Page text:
MAY I express my pleasure at the announcement of talks between the SNP and the Greens on the possibility of a formal cooperative arrangement between those parties.

May I also suggest that the Greens should be offered a major role for the organisation of a sideshow to the forthcoming COP26 conference, which (depending upon the then prevalent Covid-19 status) would offer a conducted tour (or a “virtual” tour) of current research and development sites and projects within Scotland, and also invite collaborative development and training projects.

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This would provide the Greens with an opportunity to demonstrate their organisational abilities and their ability to operate within a formally prescribed budget and to collaborate with various commercial and academic institutions to achieve a stated objective.

I am aware that previous efforts to invite collaboration with a foreign government resulted in what was widely suspected (but never proved) to be the theft of Scottish innovative techniques. We should take action to protect ourselves from that potentially underhand type of action.

Hugh Noble

I WRITE as an ordinary member of the Scottish Green Party to support our party entering into discussions with the SNP.

The Scottish Government has been strong on aspirations to limit carbon emissions but generally weak on delivery. There is no clear plan on achieving the necessary changes in building standards, insulation and space heating nor of how to train the workforce required. Adequate afforestation will mean taking on large landowners. Reducing transport emissions will require an overall strategy that will put major question marks against much air travel and road expenditure. Nor is there any clear framework for ensuring that these policies will generate green jobs in Scotland – will the increased demand for larger radiators for heat pumps just be met from overseas, as is happening to wind turbines?

READ MORE: Lorna Slater says Green talks with SNP ‘a risk’ after LibDems’ Tory coalition

If discussions can lead to Green policies being implemented, with Green MSPs actively engaged in pushing these through, then I would welcome that.

If additional finance is required then reform of the base of local government taxation is within Holyrood’s powers. The SNP in the past promised the Greens that there would be an effective review. Nothing has happened. In the short run Holyrood can lift the cap on council tax increases, allow higher bands, allow a wide range of local government taxes (in spite of Covid, a tourist tax is feasible) and allow and encourage local authorities to provide a wider range of income-generating services.

In the medium term there should be a full valuation of land and property so that local authorities will be able to raise a much greater share of their income from land and property taxes, thus reducing the subvention from Holyrood and increasing local accountability. Community councils can also be given powers to levy a precept directly, as is the case in England with parish councils. All this can be achieved within the space of the current parliament.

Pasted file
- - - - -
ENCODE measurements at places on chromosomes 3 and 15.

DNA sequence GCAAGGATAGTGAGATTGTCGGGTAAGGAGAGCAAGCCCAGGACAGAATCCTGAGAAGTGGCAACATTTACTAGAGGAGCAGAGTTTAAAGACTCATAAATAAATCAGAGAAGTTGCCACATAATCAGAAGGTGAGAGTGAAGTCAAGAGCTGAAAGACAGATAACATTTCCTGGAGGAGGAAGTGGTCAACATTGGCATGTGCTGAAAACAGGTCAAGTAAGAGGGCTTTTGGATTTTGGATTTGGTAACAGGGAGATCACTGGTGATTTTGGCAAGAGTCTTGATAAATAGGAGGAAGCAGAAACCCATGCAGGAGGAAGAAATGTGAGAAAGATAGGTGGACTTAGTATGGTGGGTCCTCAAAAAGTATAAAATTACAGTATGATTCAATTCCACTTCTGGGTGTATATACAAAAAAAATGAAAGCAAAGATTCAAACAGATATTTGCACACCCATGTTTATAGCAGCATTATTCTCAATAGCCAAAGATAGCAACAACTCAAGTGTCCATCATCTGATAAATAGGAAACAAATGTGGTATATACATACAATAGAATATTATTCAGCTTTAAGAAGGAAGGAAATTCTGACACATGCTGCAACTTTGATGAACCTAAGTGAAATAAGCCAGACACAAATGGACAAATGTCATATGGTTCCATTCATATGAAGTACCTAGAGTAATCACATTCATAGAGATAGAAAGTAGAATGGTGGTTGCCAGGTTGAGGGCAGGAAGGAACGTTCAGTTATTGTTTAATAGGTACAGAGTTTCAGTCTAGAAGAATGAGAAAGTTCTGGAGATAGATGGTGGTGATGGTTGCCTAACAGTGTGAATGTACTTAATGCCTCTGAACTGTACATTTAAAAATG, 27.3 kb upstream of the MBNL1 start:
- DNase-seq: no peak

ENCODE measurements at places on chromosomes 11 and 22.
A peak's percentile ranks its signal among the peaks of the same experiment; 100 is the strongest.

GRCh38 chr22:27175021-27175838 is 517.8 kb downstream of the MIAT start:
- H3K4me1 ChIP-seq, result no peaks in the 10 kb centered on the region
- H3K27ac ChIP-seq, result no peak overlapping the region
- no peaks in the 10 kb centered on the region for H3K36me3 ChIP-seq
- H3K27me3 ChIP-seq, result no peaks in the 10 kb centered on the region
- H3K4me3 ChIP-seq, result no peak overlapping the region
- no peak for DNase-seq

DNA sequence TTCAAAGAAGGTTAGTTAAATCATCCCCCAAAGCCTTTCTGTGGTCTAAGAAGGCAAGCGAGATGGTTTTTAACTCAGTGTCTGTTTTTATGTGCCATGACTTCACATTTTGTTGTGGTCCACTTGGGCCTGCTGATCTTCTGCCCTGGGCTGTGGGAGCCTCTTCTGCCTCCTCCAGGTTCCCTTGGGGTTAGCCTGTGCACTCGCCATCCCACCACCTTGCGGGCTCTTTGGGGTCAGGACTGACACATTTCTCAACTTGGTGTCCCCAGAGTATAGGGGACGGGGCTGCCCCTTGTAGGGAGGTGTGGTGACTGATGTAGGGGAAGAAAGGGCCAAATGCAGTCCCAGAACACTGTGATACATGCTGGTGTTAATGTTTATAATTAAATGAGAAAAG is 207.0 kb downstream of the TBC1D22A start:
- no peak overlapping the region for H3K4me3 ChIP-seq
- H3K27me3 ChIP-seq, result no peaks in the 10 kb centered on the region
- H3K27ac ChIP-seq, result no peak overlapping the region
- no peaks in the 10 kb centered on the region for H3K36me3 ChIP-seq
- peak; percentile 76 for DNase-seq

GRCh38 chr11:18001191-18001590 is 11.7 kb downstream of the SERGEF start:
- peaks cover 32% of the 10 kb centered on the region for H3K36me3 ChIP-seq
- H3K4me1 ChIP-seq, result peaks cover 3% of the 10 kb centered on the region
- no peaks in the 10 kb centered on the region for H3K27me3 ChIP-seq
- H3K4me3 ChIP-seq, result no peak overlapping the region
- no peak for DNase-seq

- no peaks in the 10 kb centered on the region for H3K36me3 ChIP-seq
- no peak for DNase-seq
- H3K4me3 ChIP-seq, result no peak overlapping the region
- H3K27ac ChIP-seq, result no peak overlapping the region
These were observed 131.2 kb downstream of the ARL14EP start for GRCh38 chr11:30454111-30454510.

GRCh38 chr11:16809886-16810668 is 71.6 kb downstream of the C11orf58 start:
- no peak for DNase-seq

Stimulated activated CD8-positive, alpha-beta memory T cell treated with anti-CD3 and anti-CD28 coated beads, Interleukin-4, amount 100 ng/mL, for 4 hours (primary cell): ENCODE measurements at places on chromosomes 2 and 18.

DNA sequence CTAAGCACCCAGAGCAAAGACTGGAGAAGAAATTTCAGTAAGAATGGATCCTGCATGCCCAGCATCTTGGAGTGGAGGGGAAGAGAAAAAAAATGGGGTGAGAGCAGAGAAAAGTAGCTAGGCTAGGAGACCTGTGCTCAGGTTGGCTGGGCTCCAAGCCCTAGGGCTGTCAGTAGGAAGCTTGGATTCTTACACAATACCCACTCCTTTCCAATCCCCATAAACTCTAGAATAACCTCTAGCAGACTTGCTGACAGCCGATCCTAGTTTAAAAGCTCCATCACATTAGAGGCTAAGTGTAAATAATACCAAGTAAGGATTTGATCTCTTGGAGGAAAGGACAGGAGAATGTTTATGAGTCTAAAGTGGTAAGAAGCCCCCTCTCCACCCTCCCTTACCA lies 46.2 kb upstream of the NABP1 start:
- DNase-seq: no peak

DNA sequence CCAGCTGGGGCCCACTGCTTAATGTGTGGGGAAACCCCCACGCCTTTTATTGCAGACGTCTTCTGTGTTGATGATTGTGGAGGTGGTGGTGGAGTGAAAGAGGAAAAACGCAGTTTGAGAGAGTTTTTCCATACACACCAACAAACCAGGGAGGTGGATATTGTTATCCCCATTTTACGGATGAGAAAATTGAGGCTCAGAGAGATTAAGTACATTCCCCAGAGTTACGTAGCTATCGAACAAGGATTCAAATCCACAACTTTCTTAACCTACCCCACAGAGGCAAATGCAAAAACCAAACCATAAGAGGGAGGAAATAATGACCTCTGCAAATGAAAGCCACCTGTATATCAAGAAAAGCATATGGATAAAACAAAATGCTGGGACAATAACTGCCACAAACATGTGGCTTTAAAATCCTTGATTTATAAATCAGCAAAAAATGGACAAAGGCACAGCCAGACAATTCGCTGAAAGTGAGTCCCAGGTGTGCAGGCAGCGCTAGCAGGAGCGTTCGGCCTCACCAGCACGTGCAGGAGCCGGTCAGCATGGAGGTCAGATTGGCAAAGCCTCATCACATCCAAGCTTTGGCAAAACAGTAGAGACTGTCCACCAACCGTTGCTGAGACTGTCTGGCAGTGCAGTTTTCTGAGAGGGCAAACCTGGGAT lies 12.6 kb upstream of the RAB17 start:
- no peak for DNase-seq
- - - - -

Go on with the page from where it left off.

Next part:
David Mumford

IAIN Forde takes me to task regarding my comments on the deservedly renowned Scottish urban theorist Patrick Geddes (Letters, May 27). Unfortunately, there is no gainsaying the fact that many contemporary Palestinians see Geddes’s early work on the Hebrew University in Jerusalem – at the behest of the World Zionist Federation – as an integral aspect of the political project to displace the indigenous Arab majority with a European-Jewish state.

READ MORE: Patrick Geddes had good intentions when he planned Hebrew University

Geddes also worked closely with the hated British colonial administration on town plans for Jerusalem, which included freezing any development in the Arab parts of the city while expanding Jewish neighbourhoods. Geddes is known for his concern to incorporate historic civic traditions in developing modern townscapes. Usually this was a positive stance. But in this case, his suspect European “orientalism” and his support for the Zionist project led him to prioritise an historic vision of a purely Jewish city – a vision that somehow neglected 1500 years of Arab occupation. Surely we can celebrate the innovative in Geddes’s work at the same time as acknowledging his faults.

George Kerevan
via email

I AGREE with Martin Hannan that the Japanese rugby team, officials and staff should not be coming to Murrayfield on June 26, especially when much of Japan is in a state of emergency and with less than 4% of the country’s population fully vaccinated (Lions friendly with Japan yet another pointless risk, May 27). The USA recently have warned that people should avoid travel to Japan. This is yet another Cheltenham Gold Cup disaster about to happen and needs to be highlighted, not relegated to the sports pages. So Jason Leitch and Scottish Government advisors, think again!

Jo Bloomfield